How Big is Jupiter?

by Fraser Cain on December 10, 2009

How Big is Jupiter

Hubble Jupiter


I’m sure you’ve heard that Jupiter is the largest planet in the Solar System, but just how big is Jupiter?

In terms of size, Jupiter is 142,984 km (88,846 miles) in diameter across its equator. If you just compare that to Earth, it’s 11.2 times the diameter of Earth. But then, it’s only 10% the diameter of the Sun.

The volume of Jupiter is 1.43128×1015 km3. That’s enough to fit inside 1321 planets the size of Earth, and still have room left over.

The surface area of Jupiter is 6.21796×1010 km2. And just for comparison, that’s 122 times more surface area than Earth.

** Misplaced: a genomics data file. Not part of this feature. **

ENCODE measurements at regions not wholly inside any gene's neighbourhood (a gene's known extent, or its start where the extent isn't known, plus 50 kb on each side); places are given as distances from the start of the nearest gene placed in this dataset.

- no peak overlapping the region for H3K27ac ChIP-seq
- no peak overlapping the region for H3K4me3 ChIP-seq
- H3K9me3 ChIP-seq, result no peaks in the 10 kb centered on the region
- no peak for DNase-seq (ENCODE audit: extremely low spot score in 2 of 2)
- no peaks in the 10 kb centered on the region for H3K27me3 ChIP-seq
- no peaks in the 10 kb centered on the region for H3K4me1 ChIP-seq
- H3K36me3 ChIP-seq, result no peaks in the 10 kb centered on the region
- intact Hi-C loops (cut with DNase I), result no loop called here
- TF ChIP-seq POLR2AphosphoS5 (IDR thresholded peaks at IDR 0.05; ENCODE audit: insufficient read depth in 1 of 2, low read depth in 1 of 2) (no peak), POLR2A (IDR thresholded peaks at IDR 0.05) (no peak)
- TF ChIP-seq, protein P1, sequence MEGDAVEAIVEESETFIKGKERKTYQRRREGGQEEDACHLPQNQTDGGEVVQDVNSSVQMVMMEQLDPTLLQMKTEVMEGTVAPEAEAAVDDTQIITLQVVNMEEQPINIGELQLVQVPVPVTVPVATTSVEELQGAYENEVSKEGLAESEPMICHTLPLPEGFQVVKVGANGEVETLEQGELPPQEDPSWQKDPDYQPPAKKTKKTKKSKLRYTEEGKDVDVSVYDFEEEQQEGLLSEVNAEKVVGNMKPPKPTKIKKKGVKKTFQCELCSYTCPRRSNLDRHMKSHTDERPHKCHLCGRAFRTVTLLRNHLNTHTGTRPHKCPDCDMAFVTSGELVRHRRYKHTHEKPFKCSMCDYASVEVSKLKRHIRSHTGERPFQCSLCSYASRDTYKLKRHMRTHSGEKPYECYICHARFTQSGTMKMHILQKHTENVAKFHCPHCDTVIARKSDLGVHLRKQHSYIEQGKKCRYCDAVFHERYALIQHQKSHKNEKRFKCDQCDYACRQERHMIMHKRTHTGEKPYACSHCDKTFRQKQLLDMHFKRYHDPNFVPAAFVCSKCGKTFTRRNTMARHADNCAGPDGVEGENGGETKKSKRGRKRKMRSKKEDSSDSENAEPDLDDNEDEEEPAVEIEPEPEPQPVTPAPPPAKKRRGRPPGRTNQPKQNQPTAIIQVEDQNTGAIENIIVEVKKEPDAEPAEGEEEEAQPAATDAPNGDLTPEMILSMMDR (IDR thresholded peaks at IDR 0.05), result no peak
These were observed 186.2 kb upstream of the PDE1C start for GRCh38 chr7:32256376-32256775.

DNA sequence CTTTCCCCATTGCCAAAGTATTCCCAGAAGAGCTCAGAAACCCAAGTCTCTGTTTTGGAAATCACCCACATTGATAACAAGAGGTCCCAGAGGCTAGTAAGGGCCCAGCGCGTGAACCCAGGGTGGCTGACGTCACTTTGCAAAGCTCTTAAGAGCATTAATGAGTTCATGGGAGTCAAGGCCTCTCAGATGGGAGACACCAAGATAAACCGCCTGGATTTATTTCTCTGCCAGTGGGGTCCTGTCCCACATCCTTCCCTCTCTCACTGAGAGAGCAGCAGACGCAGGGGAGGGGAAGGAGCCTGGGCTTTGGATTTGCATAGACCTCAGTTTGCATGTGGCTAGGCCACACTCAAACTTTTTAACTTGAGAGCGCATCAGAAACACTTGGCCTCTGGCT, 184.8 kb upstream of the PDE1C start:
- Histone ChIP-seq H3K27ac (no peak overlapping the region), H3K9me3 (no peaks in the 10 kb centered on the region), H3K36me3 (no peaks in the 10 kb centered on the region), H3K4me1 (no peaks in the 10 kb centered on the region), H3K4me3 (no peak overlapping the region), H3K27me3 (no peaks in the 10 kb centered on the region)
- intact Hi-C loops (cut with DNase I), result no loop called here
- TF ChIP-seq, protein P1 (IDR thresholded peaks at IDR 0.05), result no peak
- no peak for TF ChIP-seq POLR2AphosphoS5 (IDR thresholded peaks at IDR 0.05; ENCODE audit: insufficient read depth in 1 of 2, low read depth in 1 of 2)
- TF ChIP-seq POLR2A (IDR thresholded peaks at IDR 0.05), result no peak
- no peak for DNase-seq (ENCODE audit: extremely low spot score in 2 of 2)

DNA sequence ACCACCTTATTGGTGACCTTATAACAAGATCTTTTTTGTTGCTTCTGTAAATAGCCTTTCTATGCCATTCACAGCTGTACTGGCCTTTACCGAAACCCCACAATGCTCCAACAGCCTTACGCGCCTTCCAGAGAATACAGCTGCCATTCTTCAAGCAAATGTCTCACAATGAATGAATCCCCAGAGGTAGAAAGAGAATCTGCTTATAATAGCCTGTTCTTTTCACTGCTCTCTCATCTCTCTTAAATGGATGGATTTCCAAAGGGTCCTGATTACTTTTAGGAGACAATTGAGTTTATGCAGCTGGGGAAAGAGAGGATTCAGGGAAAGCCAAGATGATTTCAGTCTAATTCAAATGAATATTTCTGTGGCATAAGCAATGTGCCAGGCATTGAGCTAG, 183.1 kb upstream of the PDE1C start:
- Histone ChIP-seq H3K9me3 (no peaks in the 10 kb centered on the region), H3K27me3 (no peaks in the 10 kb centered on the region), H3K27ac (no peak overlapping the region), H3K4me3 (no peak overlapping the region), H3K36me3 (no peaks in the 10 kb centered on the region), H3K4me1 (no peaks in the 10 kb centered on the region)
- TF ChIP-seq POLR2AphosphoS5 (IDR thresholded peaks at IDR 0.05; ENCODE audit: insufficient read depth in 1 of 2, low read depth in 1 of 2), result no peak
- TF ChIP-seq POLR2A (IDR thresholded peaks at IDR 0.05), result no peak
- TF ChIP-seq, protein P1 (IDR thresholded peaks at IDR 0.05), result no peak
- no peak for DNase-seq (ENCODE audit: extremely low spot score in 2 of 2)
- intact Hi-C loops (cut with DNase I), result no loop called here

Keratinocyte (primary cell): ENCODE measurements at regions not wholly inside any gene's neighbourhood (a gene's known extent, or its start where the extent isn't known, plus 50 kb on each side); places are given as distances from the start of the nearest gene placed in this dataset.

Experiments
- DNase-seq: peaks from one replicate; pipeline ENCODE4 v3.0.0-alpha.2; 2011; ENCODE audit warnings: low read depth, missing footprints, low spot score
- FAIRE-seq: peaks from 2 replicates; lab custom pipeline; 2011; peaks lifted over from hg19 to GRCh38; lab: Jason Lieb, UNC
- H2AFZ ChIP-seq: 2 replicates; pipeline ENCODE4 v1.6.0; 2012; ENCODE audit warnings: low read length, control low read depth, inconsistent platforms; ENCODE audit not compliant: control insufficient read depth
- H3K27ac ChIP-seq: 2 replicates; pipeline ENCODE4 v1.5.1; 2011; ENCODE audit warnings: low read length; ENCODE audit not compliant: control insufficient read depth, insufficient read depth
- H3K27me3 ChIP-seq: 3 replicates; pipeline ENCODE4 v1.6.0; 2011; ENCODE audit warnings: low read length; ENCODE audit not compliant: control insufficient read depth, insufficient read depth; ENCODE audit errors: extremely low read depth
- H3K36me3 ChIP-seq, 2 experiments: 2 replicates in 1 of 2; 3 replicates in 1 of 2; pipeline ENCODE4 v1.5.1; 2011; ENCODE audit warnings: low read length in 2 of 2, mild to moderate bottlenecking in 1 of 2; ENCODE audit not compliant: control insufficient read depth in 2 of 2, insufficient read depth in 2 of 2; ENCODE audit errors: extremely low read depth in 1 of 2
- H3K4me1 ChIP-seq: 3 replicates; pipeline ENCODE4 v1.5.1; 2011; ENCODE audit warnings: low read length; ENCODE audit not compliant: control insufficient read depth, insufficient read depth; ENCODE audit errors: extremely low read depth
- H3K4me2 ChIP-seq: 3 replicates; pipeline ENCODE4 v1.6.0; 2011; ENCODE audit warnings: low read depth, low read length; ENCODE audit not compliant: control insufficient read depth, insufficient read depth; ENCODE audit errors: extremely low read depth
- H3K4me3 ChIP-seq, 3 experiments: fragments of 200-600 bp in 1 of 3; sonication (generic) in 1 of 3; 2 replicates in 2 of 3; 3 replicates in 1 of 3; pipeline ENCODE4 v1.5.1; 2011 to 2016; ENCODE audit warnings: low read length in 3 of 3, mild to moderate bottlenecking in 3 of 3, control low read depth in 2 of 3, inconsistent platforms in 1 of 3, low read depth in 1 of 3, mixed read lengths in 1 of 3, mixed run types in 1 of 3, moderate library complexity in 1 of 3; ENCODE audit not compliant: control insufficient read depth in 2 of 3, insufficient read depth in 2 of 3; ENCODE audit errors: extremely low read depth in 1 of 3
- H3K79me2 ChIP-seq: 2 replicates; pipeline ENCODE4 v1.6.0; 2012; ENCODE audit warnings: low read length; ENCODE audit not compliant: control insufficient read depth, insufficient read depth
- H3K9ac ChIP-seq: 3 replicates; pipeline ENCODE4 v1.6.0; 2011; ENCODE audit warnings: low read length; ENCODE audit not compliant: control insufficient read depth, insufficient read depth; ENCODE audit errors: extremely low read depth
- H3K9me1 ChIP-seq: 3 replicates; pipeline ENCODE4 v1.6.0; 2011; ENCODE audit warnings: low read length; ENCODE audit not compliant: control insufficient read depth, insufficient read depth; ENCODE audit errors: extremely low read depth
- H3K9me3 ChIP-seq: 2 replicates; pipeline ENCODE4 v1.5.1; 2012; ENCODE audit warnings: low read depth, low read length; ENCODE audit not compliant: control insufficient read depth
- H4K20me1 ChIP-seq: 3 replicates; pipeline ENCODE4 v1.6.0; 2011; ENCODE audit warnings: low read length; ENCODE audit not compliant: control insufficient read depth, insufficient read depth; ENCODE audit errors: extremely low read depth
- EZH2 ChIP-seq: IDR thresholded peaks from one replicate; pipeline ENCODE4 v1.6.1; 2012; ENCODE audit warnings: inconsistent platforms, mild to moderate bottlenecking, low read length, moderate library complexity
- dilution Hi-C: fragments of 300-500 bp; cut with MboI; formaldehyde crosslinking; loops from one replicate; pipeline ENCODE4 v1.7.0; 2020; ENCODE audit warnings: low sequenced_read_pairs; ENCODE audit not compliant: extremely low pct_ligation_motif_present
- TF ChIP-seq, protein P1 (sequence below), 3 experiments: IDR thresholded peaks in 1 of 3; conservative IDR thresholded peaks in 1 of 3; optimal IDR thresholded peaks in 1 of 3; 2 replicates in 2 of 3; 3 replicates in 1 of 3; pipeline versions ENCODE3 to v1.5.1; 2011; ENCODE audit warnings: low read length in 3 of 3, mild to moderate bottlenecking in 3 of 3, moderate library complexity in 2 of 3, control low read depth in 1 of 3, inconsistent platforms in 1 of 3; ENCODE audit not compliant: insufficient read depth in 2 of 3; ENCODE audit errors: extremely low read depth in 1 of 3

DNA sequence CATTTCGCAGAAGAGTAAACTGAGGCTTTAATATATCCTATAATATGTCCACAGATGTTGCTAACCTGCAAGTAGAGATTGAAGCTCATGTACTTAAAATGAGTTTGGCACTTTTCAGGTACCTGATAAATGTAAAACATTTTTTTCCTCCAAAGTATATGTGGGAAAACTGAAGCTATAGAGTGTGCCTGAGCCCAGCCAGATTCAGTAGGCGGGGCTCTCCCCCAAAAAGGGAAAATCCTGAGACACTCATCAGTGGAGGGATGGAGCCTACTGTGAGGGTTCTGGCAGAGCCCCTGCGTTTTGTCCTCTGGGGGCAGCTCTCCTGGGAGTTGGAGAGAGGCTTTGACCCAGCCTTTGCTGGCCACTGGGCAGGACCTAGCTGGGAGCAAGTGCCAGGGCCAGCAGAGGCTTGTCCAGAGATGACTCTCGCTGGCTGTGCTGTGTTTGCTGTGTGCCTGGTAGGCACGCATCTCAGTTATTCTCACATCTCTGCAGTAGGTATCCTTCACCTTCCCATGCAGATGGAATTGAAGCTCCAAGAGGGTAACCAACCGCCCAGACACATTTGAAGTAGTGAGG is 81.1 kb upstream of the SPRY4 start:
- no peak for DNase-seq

And finally, the mass of Jupiter is 1.8986×1027 kg. That’s enough mass for 318 Earths. In fact, Jupiter is 2.5 times more than the mass of all the other planets in the Solar System. But then, the Sun accounts for 99.9% of the mass of the Solar System.

Jupiter’s big, no question, but don’t worry about the possibility that Jupiter might become a star. It would need another 80 times its own mass to be able to ignite solar fusion.

We’ve written several articles about Jupiter for Universe Today. Here’s an article about an impact that recently happened on Jupiter, and here’s an article about how Jupiter might protect us in the Solar System.

If you’d like more information on Jupiter, check out Hubblesite’s News Releases about Jupiter, and here’s a link to NASA’s Solar System Exploration Guide to Jupiter.

We’ve also recorded a whole episode of Astronomy Cast just about Jupiter. Listen here, Episode 56: Jupiter.

About 

Fraser Cain is the publisher of Universe Today. He's also the co-host of Astronomy Cast with Dr. Pamela Gay.

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